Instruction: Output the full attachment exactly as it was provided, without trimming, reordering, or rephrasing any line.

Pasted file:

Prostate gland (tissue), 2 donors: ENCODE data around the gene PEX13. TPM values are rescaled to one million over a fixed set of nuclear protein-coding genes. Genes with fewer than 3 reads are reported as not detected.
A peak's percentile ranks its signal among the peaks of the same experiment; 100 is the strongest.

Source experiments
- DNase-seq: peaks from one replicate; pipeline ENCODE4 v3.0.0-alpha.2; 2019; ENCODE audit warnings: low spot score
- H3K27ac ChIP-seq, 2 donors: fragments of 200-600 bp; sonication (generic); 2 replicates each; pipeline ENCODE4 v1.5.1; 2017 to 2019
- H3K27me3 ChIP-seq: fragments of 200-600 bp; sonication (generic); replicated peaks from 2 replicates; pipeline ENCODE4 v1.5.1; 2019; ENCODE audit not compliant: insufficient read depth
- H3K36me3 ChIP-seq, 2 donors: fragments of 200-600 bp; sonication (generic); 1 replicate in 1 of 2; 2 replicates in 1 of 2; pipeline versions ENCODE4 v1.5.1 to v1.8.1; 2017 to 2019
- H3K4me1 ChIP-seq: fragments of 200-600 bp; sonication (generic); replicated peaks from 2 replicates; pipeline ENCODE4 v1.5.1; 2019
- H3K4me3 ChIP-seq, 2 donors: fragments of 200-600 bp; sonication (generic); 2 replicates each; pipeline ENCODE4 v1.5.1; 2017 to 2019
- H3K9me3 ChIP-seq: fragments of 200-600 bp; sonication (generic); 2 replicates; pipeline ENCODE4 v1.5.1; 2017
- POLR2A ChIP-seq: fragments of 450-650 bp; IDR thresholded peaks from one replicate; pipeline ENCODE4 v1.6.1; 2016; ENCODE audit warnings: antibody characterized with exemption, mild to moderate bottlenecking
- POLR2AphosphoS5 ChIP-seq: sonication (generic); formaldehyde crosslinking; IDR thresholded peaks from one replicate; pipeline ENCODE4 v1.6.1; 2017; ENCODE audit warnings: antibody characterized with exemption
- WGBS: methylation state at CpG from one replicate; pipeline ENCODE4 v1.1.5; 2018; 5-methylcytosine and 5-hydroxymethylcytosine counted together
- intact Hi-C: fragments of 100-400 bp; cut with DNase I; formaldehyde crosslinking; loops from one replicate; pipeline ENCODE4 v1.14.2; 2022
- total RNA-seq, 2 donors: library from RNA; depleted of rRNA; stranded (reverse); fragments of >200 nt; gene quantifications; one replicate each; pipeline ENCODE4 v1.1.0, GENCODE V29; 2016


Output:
Prostate gland (tissue), 2 donors: ENCODE data around the gene PEX13. TPM values are rescaled to one million over a fixed set of nuclear protein-coding genes. Genes with fewer than 3 reads are reported as not detected.
A peak's percentile ranks its signal among the peaks of the same experiment; 100 is the strongest.

Source experiments
- DNase-seq: peaks from one replicate; pipeline ENCODE4 v3.0.0-alpha.2; 2019; ENCODE audit warnings: low spot score
- H3K27ac ChIP-seq, 2 donors: fragments of 200-600 bp; sonication (generic); 2 replicates each; pipeline ENCODE4 v1.5.1; 2017 to 2019
- H3K27me3 ChIP-seq: fragments of 200-600 bp; sonication (generic); replicated peaks from 2 replicates; pipeline ENCODE4 v1.5.1; 2019; ENCODE audit not compliant: insufficient read depth
- H3K36me3 ChIP-seq, 2 donors: fragments of 200-600 bp; sonication (generic); 1 replicate in 1 of 2; 2 replicates in 1 of 2; pipeline versions ENCODE4 v1.5.1 to v1.8.1; 2017 to 2019
- H3K4me1 ChIP-seq: fragments of 200-600 bp; sonication (generic); replicated peaks from 2 replicates; pipeline ENCODE4 v1.5.1; 2019
- H3K4me3 ChIP-seq, 2 donors: fragments of 200-600 bp; sonication (generic); 2 replicates each; pipeline ENCODE4 v1.5.1; 2017 to 2019
- H3K9me3 ChIP-seq: fragments of 200-600 bp; sonication (generic); 2 replicates; pipeline ENCODE4 v1.5.1; 2017
- POLR2A ChIP-seq: fragments of 450-650 bp; IDR thresholded peaks from one replicate; pipeline ENCODE4 v1.6.1; 2016; ENCODE audit warnings: antibody characterized with exemption, mild to moderate bottlenecking
- POLR2AphosphoS5 ChIP-seq: sonication (generic); formaldehyde crosslinking; IDR thresholded peaks from one replicate; pipeline ENCODE4 v1.6.1; 2017; ENCODE audit warnings: antibody characterized with exemption
- WGBS: methylation state at CpG from one replicate; pipeline ENCODE4 v1.1.5; 2018; 5-methylcytosine and 5-hydroxymethylcytosine counted together
- intact Hi-C: fragments of 100-400 bp; cut with DNase I; formaldehyde crosslinking; loops from one replicate; pipeline ENCODE4 v1.14.2; 2022
- total RNA-seq, 2 donors: library from RNA; depleted of rRNA; stranded (reverse); fragments of >200 nt; gene quantifications; one replicate each; pipeline ENCODE4 v1.1.0, GENCODE V29; 2016